Brie waved the waiter away when he approached to take our order. Then turned on the interrogation lights. How old was she? What else did I know about the situation at home? What was the older sister like? The grilling went on for about twenty minutes before she picked up the menu again.

As soon as she put the menu down again, the waiter returned. ‘You first,’ Brie told me while she looked at her menu again.

I ordered the big rib-eye with mushrooms, baked potato, and a side of asparagus, balsamic dressing on my salad. Brie ordered a two-hundred-dollar Wagyu rib-eye with all the trimmings and a bottle of wine I was sure would set me back another couple hundred. This check was going to hurt. But if she was making me pay, she hadn’t ruled out what I was asking. At least not yet.

We talked more about Charity over dinner. After the meal Brie told me she’d consider it but wouldn’t say yes just yet. She wanted to meet Charity and her sister. On neutral ground. I suggested a local coffee shop as a suitable meeting place. Brie nixed it.

‘Not a chance, you’ll take us to dinner where we can spend some time to get acquainted. I want to get a sense of them,’ she said with a firm finality. Though I knew it was pointless, I opened my mouth to protest. She put up her hand to stop me. ‘I know your heart’s in the right place, Evan. Do you remember the adage? No good deed goes unpunished. You’re a teacher. Good deeds bite you on the ass and tear out a chunk.’

‘I haven’t discussed this with the student’s sister yet. I don’t know if there will be any interest. I wanted to talk to you first. I don’t know what the sister will think of this proposal. Or if the student will object.’

‘Talk to the older sister. If she’s agreeable, make the arrangements to meet,’ she said as the check arrived.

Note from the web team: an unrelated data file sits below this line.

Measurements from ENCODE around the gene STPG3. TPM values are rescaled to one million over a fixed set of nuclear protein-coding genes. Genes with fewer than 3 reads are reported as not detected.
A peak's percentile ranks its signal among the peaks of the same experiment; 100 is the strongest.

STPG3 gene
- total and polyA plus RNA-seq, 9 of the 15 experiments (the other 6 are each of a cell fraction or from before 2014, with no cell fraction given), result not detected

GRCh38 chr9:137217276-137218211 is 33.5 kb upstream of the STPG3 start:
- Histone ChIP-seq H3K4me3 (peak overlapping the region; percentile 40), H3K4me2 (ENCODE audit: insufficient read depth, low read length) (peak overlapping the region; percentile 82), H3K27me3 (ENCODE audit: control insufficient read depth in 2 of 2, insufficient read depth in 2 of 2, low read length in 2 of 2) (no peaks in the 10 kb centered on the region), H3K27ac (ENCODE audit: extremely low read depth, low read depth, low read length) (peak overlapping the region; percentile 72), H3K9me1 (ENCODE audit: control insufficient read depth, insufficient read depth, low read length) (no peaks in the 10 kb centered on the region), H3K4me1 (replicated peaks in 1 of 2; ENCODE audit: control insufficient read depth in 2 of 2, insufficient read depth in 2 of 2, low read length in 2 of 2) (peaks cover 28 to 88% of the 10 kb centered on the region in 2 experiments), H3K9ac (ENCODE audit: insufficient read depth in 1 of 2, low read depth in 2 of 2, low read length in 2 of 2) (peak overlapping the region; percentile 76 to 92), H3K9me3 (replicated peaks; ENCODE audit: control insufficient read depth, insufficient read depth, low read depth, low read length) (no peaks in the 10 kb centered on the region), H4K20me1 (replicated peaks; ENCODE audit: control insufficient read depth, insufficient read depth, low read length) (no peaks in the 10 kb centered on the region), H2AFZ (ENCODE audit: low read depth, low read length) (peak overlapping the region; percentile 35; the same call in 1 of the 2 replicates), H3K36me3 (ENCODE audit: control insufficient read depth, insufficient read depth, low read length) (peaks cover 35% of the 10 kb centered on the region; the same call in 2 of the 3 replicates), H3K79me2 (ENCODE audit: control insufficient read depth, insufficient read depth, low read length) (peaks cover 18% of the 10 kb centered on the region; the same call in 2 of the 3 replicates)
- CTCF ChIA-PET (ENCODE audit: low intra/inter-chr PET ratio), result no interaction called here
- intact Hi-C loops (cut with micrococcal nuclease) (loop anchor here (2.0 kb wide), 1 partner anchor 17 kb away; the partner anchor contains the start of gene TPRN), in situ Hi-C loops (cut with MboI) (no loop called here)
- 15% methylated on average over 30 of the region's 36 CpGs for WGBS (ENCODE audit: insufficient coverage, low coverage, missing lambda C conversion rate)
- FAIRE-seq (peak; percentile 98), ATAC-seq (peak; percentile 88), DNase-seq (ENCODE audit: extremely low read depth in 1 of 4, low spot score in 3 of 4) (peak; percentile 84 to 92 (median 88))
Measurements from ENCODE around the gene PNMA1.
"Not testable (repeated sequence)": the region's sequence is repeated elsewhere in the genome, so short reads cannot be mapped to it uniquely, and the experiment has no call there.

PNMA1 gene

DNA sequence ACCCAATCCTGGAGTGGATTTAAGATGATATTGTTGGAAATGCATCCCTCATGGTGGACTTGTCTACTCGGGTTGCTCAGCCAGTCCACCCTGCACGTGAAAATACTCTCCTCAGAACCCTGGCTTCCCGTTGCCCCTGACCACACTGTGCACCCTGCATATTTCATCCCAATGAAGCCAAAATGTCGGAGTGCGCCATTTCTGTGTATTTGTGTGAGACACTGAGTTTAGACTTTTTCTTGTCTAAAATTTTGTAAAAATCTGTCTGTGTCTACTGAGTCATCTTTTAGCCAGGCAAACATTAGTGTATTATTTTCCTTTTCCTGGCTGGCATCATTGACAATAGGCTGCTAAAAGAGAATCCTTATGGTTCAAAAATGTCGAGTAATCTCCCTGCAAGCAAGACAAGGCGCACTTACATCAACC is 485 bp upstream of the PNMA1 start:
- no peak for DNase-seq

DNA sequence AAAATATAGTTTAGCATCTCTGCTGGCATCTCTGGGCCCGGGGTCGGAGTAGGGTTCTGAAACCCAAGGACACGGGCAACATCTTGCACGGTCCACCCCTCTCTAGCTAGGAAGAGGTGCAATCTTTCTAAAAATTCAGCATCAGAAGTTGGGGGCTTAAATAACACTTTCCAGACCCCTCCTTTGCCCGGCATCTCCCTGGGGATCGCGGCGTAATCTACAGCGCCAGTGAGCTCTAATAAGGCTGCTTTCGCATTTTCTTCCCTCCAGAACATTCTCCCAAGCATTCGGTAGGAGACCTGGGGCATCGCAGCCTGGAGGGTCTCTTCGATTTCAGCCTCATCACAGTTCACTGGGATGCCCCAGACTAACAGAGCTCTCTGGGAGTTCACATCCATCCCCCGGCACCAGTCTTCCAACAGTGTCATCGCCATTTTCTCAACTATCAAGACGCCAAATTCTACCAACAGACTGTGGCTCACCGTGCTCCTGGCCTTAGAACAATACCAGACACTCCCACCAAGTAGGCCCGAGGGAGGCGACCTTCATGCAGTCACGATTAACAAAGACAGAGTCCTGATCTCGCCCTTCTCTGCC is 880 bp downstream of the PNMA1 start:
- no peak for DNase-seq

I wanted to cry when I saw the check. I could kiss my February break ski trip goodbye. Brie just grinned wickedly as I dug into my wallet for my credit card. At least she covered the tip, which was more like what I had expected to spend on dinner.

Monday, I sent a note home with Charity. Chastity called a couple days later. After we talked about my proposal, we set the first Sunday in November for our dinner meeting. When I cried poverty to Brie, she agreed to a popular area seafood restaurant that wouldn’t bust my budget any further.

Brie and I were seated in the waiting areamfor several minutes when Charity and Chastity arrived.

‘Hello, Mr. Berry,’ Charity said shyly. Her hair had been cut. She wore light makeup that let the pretty young girl show. But her appearance was still a far cry from the far too sexy persona of many of her schoolmates. Her clothes were still too big for her. Hand-me downs from her taller, older sister I now realized.

My jaw nearly hit the floor when I turned to greet Chastity. I barely recognized her. Stylish, shoulder-length auburn hair gleamed. Hair that had been mostly hidden by a baseball cap. Blue eyes shined bright behind a wide smile. A bit of carefully applied makeup brought out a beauty that wasn’t discernable when I met her. Her top was a modest, loose fitting, bright blue sweater. Her black skirt was also modest, loose and mid-calf length. She looked incredible.

After the hostess led us to our booth, Brie ushered Chastity into the seat beside her. Charity sat next to me, directly across from Brie. For a moment, Brie glared at me. She was pissed about something, but the scowl disappeared almost immediately. Before she turned to Charity.

Since this was a school-related meal, everyone ordered soft drinks. Charity didn’t like fish. She ordered chicken. Chastity ordered stuffed flounder. I cringed when Brie insisted that I order while she considered the menu. I ordered seared tuna. I wanted to reach across the table and strangle Brie when she ordered twin lobsters.

Dinner was a friendly and relaxed affair, though Charity might not have thought so. Brie didn’t let Charity sit quietly through dinner. She skillfully pried and prodded to find out what Charity was interested in, what she liked about school. She got responses from the usually reticent Charity that surprised me. I learned more about Charity over dinner than I had in two months of school. She was a complicated young lady. Far more mature than her classmates. As I listened, I became convinced that if Brie agreed to provide a suitable environment, Charity wouldn’t improve. She’d thrive. The check was a bargain compared to the steakhouse, though it still hurt. As we left the restaurant, Brie told Chastity she wanted to talk to me on the way home. I assured Chastity I’d be in touch.